Will Bush change his spots?
The minute Abu Mazen sits down in the prime minister's chair, the administration will be a lot less tolerant of Israeli use of force, from the separation fence and expansion of settlements to harm done to Palestinians.
President George Bush was determined. "You must do something to help Abu Mazen succeed as the Palestinian prime minister," he told the Israeli foreign minister last week.
Silvan Shalom tried to explain that the appointment of Abu Mazen was a positive step but Israel would examine his moves, etc. Bush cut him off. "It is important to me that you help him so he succeeds."
At a meeting of the Middle East "managers" at the top of the U.S. administration, the president turned to William Burns, the State Department official who carries the Middle East portfolio, and said, "Bring me Abu Mazen." Burns responded that the timing was problematic. An American embrace right now could hurt the rising leader. "I want him in Washington," the president said.
Israelis home from Washington are reporting on the rumors in the city: The president wants "something big" in the Middle East after his victory in Iraq. The minute Abu Mazen sits down in the prime minister's chair, the administration will be a lot less tolerant of Israeli use of force, from the separation fence and expansion of settlements to harm done to Palestinians. The administration expects gestures like prisoner releases, evacuation of outposts and increased financial transfers from Israel to the Palestinians.
That's the atmosphere Prime Minister Ariel Sharon's chief of staff, Dov Weisglass, is going into, for talks this week with the White House about Israel's comments on the road map. Ahead of the trip, the tactic was changed. Instead of presenting the Americans with a text thickly marked with dozens of erasures and additions, Weisglass will raise 14 "principles" or nays on issues Israel regards as essential.
"The goal is that there not be terror, and not that it's simply written terror is forbidden," explained one senior government source.
The prime minister is torn between his desire not to clash with the White House and the pressures from the right to tear up the road map. Mostly because of internal political pressures, he gave Weisglass the job of formulating Israel's comments on the plan. The veteran lawyer managed to harness the security-political establishment to a single document, which is an expression of profound distrust of the Palestinians and a desire to express an Israeli victory in the intifada.
"The discussions were conducted like a Yemenite Torah school," said one participant. "Everyone came with a copy of the road map, the representatives from IDF Planning read out a line and everyone made their comments."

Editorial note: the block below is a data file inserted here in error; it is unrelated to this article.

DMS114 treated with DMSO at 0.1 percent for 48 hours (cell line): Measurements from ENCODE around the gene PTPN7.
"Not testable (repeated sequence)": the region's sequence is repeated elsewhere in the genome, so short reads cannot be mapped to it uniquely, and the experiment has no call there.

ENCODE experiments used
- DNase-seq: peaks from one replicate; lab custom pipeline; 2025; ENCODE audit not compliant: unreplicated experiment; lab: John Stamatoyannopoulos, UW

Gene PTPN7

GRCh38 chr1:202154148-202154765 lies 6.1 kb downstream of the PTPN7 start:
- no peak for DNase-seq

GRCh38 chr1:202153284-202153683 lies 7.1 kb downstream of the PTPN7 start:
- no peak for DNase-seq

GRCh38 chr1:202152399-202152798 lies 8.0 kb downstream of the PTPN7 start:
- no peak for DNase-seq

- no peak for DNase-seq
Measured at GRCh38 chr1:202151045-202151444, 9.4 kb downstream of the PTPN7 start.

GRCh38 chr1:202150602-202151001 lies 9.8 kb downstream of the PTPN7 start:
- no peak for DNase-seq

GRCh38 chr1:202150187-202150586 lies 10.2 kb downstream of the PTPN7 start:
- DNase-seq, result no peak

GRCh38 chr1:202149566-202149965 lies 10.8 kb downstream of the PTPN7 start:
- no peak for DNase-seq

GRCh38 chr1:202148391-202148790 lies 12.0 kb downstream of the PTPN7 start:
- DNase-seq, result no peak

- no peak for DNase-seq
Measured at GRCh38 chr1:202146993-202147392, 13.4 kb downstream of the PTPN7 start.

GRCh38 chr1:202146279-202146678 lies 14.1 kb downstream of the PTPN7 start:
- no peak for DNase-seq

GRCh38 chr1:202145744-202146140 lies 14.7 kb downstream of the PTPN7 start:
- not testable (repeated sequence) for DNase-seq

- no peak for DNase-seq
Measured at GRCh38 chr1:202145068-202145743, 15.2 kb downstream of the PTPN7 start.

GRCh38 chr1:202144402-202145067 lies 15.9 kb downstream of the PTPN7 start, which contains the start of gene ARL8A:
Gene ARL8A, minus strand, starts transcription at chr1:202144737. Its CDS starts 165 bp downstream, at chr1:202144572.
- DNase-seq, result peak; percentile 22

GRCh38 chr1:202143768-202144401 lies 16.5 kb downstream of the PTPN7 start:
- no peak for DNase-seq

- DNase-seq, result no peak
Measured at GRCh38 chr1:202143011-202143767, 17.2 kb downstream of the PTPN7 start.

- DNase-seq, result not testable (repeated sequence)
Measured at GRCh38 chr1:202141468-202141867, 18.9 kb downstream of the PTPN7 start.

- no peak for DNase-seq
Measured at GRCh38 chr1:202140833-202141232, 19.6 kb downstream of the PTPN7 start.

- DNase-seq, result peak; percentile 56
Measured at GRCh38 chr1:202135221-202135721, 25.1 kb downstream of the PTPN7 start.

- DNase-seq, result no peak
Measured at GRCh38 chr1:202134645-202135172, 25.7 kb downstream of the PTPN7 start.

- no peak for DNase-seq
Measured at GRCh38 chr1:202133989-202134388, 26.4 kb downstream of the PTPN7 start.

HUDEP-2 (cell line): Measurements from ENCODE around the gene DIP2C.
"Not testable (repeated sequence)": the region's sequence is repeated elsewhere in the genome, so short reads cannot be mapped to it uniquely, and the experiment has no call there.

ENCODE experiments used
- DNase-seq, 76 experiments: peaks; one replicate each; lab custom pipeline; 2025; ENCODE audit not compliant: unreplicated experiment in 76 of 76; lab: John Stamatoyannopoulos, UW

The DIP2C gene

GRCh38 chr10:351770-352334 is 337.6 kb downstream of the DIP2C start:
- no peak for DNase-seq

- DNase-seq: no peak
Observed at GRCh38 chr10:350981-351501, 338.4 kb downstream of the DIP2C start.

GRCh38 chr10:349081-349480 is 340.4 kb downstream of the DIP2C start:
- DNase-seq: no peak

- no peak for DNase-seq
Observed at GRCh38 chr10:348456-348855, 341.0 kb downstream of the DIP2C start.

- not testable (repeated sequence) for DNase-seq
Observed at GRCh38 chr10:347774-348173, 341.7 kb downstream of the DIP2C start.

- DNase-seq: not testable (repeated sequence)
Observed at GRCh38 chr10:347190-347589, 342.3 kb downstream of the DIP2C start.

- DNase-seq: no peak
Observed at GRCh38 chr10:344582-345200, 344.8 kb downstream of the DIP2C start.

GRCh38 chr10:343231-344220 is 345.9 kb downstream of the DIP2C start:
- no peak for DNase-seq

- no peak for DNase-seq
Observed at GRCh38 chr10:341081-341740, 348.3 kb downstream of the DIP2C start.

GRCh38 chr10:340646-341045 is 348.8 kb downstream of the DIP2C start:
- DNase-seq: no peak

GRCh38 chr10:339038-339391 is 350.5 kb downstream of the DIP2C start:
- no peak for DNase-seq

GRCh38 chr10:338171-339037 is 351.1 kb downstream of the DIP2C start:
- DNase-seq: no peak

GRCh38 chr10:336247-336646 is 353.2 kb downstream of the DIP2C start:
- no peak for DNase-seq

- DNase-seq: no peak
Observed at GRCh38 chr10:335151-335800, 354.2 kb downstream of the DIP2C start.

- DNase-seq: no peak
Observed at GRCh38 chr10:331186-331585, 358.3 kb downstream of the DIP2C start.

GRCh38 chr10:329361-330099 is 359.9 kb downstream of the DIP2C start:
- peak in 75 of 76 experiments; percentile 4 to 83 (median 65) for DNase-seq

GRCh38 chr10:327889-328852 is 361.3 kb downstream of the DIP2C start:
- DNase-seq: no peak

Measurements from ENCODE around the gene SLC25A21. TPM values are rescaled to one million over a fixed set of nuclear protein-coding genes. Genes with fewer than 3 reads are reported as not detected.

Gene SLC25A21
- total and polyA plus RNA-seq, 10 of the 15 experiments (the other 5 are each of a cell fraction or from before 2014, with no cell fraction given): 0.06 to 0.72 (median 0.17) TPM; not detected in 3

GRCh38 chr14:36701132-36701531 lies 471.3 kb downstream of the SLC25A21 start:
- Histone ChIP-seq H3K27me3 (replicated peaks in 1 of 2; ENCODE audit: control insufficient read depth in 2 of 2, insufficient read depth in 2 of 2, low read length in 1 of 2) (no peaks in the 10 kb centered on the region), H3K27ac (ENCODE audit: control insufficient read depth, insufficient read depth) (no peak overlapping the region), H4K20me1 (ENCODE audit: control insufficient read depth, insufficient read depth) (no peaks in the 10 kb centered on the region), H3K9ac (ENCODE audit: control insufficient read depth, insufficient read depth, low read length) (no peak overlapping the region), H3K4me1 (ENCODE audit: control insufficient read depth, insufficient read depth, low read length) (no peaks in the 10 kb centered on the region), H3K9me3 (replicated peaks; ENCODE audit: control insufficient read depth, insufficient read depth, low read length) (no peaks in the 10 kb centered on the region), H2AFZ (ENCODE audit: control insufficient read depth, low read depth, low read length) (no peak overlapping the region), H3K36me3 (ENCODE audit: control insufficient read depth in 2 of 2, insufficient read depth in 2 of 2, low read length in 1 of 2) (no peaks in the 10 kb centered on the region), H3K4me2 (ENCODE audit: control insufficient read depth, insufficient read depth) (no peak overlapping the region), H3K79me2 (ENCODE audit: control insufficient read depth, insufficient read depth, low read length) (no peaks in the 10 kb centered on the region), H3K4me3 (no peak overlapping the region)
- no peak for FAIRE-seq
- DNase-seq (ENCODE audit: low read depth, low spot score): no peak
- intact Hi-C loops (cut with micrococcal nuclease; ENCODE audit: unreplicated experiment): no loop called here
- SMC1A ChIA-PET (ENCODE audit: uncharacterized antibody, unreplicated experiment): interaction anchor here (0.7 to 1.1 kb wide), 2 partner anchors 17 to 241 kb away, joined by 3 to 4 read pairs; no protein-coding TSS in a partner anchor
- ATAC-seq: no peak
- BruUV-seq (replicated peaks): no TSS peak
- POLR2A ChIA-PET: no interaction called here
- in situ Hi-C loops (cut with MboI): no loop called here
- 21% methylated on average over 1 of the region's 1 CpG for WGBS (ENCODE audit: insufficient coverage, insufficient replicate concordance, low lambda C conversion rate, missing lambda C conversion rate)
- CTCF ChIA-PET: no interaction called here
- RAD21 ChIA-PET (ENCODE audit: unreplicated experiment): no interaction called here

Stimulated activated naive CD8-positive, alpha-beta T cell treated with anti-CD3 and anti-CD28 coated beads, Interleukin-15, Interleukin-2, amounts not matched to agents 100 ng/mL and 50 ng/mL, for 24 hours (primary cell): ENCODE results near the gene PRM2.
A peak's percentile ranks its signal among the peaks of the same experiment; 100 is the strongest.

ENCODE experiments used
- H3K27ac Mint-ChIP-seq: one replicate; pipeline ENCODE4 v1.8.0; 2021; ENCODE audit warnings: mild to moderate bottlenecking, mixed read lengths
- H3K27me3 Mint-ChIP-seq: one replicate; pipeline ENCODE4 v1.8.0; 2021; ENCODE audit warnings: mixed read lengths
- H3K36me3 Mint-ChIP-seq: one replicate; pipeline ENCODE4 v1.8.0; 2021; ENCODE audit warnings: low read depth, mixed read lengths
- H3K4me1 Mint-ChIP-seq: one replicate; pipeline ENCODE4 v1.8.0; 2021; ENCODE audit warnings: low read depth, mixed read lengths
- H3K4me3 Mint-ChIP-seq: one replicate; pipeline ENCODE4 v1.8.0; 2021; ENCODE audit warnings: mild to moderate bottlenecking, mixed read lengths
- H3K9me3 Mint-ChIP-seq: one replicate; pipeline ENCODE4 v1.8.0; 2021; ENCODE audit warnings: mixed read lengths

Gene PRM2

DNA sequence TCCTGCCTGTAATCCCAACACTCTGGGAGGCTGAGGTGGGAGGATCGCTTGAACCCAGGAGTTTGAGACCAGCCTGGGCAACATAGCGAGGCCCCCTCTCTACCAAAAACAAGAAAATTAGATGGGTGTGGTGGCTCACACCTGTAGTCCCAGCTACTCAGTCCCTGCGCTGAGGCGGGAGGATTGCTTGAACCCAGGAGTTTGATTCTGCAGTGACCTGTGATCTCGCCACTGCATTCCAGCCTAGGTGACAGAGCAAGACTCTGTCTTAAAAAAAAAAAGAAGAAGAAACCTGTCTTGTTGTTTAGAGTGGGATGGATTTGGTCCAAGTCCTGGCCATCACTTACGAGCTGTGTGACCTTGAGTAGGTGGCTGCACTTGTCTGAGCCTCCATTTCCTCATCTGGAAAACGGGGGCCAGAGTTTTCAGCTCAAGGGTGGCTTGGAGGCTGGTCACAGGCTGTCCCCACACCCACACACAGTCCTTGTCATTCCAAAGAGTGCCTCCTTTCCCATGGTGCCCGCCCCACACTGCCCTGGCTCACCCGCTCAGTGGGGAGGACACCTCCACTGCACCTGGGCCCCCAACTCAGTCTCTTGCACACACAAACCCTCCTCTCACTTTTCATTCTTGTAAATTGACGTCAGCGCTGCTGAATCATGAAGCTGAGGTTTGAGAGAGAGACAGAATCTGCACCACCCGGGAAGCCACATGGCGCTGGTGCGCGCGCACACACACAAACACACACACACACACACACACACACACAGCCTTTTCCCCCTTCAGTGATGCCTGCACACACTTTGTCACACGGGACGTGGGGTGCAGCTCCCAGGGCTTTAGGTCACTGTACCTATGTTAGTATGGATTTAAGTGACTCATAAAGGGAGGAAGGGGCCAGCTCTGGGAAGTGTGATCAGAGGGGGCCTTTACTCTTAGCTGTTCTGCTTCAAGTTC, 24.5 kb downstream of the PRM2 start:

The biggest land mine on the road is the demand that the Palestinians declare right at the start of the process that they are giving up the right of return. Ministers Tzipi Livni, Benjamin Netanyahu and Shalom led the campaign for that demand. They believe it's a concession that would justify the establishment of a Palestinian state before the final agreement.
The international community thinks otherwise. German Foreign Minister Joschka Fischer said this week in Jerusalem that advancing the discussion of the right of return would make it "very difficult to proceed."
Sharon's office regards the right of return issue as a Netanyahu effort to blow up the process. Weisglass had reservations about adding elements of the permanent agreement, like settlements and refugees, to the interim stages of the road map. He regards a Palestinian state in provisional borders as a symbolic upgrade of the Palestinian Authority.
To counter those demanding it, he instructed Netanyahu's political adviser, Uzi Arad, to come up with appropriate wording. Arad proposed including a Palestinian declaration that opens an era of conciliation and calm with recognition of Israel as a "Jewish state." The sentence was included in the document of revisions, but the professional echelon had difficulty reaching an agreement and kicked the problem upstairs. So, at a meeting early this week, Sharon, under pressure from Shalom, added a more explicit reservation about the need for Palestinian concession of the right of return at the opening stage of the political process.
Now Jerusalem is waiting to see how the Americans behave. The administration made clear the road map will not be changed. Weisglass will try to get some understandings from the Americans about the Israeli reservations, to prevent pressure during implementation. But the real question is not what's written in the political plan, but whether Bush will change his spots and apply real pressure on Sharon, or continue as he has done so far, paying lip service alone.
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